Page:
Leading Journal of the Irish & UK Fishing Industries

Independent TD for Donegal, Thomas Pringle, said he fears those in Donegal’s fishing industry “will be hung out to dry” in Brexit negotiations between the EU and the UK.

Speaking during a Wednesday evening Dáil debate on Brexit omnibus legislation, Deputy Pringle said: “One area of the final negotiations that I am very concerned about, and that has been widely reported as a sticking point, is that of fisheries.”

Deputy Pringle said: “With the apparent slowing of negotiations and possible deadlock on certain issues, I fear that those in Donegal’s fishing industry will be hung out to dry.”

He cited a Bloomberg report that said it was possible the UK could claim, “it has won back control of its seas … and pave the way for the country’s fishing industry to catch more than it does.”

Deputy Pringle said: “By conceding on fishing and fisheries, it is possible that the EU would make headway on the other sticking points. This would be disastrous for our island and particular for the fisheries in Donegal.”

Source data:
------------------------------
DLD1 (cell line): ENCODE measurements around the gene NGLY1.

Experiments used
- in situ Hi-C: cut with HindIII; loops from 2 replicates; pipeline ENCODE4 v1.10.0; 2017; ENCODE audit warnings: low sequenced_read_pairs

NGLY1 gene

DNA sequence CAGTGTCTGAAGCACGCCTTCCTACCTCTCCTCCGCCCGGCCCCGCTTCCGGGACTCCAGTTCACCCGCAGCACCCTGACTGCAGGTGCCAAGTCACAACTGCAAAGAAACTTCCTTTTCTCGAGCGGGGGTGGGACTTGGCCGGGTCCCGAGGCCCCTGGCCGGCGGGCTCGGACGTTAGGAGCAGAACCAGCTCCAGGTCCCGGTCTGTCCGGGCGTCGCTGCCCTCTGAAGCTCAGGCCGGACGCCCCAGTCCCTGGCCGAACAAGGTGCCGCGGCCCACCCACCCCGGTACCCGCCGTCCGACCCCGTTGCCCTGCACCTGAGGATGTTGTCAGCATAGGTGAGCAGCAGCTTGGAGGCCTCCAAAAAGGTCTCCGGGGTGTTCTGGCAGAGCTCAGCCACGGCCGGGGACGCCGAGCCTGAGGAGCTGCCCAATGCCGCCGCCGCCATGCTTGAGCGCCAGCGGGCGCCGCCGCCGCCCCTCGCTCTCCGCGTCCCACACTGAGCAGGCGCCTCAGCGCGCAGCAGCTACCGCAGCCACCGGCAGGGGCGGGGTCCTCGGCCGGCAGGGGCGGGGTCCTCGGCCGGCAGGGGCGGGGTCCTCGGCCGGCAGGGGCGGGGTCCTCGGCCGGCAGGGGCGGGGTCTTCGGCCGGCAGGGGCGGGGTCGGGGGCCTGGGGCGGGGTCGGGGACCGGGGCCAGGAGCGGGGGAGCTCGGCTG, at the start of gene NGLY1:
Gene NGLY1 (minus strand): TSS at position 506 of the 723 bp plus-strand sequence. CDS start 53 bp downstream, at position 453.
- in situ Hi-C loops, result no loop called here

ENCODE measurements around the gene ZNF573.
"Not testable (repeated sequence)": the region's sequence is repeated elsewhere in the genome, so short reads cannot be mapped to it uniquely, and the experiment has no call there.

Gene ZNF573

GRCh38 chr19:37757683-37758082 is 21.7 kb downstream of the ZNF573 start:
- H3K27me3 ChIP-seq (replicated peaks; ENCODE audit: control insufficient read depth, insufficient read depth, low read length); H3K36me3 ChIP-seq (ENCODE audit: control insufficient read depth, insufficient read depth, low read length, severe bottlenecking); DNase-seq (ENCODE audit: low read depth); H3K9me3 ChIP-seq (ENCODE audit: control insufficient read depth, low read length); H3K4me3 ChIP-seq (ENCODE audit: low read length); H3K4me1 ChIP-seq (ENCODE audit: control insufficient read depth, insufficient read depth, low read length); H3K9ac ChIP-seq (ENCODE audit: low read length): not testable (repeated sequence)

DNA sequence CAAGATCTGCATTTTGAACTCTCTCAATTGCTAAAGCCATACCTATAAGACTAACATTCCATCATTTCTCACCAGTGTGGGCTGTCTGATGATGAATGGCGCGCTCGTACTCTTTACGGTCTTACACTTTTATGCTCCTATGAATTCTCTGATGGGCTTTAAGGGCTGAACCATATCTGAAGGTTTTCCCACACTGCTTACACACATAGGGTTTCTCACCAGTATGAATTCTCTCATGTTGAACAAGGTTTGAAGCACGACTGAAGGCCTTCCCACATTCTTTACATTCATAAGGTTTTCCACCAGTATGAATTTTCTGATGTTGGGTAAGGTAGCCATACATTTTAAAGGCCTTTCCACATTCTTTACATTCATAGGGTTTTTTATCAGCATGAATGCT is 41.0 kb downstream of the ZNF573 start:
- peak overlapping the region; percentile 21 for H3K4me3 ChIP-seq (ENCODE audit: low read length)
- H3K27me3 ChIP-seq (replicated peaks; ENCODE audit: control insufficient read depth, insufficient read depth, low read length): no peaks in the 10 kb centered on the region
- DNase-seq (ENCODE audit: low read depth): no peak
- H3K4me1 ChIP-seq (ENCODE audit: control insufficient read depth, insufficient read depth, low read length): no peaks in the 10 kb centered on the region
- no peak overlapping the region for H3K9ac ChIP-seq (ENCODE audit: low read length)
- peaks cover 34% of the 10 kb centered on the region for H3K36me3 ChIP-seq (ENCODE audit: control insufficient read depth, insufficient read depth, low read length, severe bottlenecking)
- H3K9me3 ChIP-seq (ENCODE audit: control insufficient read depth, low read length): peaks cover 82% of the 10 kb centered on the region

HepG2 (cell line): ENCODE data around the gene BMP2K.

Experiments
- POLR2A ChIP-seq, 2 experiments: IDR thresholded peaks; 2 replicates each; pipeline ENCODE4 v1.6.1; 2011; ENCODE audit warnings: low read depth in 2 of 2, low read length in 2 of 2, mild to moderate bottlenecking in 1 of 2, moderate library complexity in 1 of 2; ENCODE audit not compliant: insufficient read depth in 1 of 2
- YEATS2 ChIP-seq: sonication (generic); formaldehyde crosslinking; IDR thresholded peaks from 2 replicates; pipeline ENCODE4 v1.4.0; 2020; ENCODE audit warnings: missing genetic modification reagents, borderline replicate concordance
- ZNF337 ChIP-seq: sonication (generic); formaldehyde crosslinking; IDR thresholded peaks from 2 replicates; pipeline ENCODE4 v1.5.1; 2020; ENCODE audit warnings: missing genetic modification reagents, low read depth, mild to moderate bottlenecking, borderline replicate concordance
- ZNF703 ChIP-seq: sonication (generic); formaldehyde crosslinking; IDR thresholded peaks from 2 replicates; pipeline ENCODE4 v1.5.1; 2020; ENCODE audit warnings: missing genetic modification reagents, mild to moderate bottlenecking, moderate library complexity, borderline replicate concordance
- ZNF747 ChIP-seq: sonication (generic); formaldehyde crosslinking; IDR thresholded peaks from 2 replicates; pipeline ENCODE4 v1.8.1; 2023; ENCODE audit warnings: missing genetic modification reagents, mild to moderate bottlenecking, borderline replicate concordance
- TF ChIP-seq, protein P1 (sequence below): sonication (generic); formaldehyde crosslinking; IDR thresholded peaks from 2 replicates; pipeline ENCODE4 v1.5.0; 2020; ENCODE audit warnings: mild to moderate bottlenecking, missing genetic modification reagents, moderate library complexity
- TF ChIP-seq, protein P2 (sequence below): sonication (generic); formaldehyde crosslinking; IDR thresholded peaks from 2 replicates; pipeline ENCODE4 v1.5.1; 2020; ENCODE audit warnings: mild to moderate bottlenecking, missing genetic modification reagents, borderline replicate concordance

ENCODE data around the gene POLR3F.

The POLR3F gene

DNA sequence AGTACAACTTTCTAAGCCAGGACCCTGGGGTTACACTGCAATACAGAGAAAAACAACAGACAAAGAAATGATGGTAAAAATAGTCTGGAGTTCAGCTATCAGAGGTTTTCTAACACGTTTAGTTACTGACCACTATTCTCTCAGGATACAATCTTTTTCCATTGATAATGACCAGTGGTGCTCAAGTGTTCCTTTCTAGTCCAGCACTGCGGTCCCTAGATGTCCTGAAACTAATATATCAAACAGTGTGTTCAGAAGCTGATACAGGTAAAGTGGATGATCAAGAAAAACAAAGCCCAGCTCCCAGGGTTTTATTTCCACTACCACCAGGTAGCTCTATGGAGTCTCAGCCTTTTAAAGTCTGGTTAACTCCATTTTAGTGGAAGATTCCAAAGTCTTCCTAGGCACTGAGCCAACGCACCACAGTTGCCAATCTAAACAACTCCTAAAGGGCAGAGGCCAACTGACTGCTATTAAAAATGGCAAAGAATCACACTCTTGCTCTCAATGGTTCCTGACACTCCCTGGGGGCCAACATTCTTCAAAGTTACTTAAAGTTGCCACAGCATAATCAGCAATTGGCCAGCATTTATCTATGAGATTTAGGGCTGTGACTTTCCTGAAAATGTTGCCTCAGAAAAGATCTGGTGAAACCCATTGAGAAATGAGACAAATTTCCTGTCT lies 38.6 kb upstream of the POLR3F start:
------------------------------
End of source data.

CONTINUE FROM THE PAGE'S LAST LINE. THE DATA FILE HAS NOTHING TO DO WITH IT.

He said the UK wants fishing quotas to be set using “zonal attachment”, which relates to where fish are when caught rather than where they spawn. There have been conflicting reports on whether this could be agreed, he said.

“What is the situation and when will we have clarity?” Deputy Pringle asked.

He said: “The UK is reportedly negotiating around the zonal attachment method for up to 20 of the UK’s priority stocks, and the remainder could be dealt with as legacy catches. European boats catch an estimated €650 million worth of fish in UK waters each year, so this is not insignificant industry to be used as a pawn.”

Deputy Pringle acknowledged the significant work done by officials in Ireland and said he will support the bill.

He said: “As usual, we are left waiting to see what collateral damage will be caused by the UK voting to leave the EU.  We can’t forget either, that the North and Scotland voted in the majority to remain as part of the EU and are being dragged along unwillingly by England.

“I know that the US election results with Democrat Joe Biden winning and the subsequent loss of Donald Trump should put us in a stronger negotiating position. President-Elect Biden and others have previously said that there will not be US-UK trade deals if peace on the island of Ireland is threatened.”